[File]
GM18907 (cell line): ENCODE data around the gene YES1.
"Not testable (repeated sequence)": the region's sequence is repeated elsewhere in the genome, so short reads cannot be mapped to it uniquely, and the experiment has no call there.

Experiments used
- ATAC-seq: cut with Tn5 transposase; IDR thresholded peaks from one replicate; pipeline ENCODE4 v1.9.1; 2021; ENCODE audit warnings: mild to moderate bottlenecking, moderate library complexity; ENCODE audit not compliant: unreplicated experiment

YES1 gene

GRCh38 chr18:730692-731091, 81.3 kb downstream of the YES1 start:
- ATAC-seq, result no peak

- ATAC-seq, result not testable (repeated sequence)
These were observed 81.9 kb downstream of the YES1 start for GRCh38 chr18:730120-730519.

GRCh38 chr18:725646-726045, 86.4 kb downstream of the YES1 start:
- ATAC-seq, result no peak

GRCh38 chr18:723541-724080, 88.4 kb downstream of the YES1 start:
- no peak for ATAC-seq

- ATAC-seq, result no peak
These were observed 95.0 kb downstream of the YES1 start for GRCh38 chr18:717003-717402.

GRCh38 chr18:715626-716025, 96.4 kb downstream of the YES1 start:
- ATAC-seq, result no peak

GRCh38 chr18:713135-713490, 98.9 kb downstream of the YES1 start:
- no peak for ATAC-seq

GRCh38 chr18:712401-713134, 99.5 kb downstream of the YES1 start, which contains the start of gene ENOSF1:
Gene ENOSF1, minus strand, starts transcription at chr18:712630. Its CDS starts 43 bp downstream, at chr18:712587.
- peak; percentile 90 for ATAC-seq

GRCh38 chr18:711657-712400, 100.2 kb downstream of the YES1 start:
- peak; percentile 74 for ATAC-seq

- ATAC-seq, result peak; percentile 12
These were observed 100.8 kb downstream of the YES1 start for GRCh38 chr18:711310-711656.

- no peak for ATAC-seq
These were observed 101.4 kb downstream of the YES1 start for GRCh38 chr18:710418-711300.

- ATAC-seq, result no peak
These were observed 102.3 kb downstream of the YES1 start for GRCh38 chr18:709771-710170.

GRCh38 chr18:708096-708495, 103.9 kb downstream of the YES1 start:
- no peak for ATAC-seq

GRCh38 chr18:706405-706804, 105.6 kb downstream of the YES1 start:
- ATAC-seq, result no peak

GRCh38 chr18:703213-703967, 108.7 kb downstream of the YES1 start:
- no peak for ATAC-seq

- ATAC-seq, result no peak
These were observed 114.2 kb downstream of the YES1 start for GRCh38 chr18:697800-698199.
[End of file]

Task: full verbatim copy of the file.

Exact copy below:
GM18907 (cell line): ENCODE data around the gene YES1.
"Not testable (repeated sequence)": the region's sequence is repeated elsewhere in the genome, so short reads cannot be mapped to it uniquely, and the experiment has no call there.

Experiments used
- ATAC-seq: cut with Tn5 transposase; IDR thresholded peaks from one replicate; pipeline ENCODE4 v1.9.1; 2021; ENCODE audit warnings: mild to moderate bottlenecking, moderate library complexity; ENCODE audit not compliant: unreplicated experiment

YES1 gene

GRCh38 chr18:730692-731091, 81.3 kb downstream of the YES1 start:
- ATAC-seq, result no peak

- ATAC-seq, result not testable (repeated sequence)
These were observed 81.9 kb downstream of the YES1 start for GRCh38 chr18:730120-730519.

GRCh38 chr18:725646-726045, 86.4 kb downstream of the YES1 start:
- ATAC-seq, result no peak

GRCh38 chr18:723541-724080, 88.4 kb downstream of the YES1 start:
- no peak for ATAC-seq

- ATAC-seq, result no peak
These were observed 95.0 kb downstream of the YES1 start for GRCh38 chr18:717003-717402.

GRCh38 chr18:715626-716025, 96.4 kb downstream of the YES1 start:
- ATAC-seq, result no peak

GRCh38 chr18:713135-713490, 98.9 kb downstream of the YES1 start:
- no peak for ATAC-seq

GRCh38 chr18:712401-713134, 99.5 kb downstream of the YES1 start, which contains the start of gene ENOSF1:
Gene ENOSF1, minus strand, starts transcription at chr18:712630. Its CDS starts 43 bp downstream, at chr18:712587.
- peak; percentile 90 for ATAC-seq

GRCh38 chr18:711657-712400, 100.2 kb downstream of the YES1 start:
- peak; percentile 74 for ATAC-seq

- ATAC-seq, result peak; percentile 12
These were observed 100.8 kb downstream of the YES1 start for GRCh38 chr18:711310-711656.

- no peak for ATAC-seq
These were observed 101.4 kb downstream of the YES1 start for GRCh38 chr18:710418-711300.

- ATAC-seq, result no peak
These were observed 102.3 kb downstream of the YES1 start for GRCh38 chr18:709771-710170.

GRCh38 chr18:708096-708495, 103.9 kb downstream of the YES1 start:
- no peak for ATAC-seq

GRCh38 chr18:706405-706804, 105.6 kb downstream of the YES1 start:
- ATAC-seq, result no peak

GRCh38 chr18:703213-703967, 108.7 kb downstream of the YES1 start:
- no peak for ATAC-seq

- ATAC-seq, result no peak
These were observed 114.2 kb downstream of the YES1 start for GRCh38 chr18:697800-698199.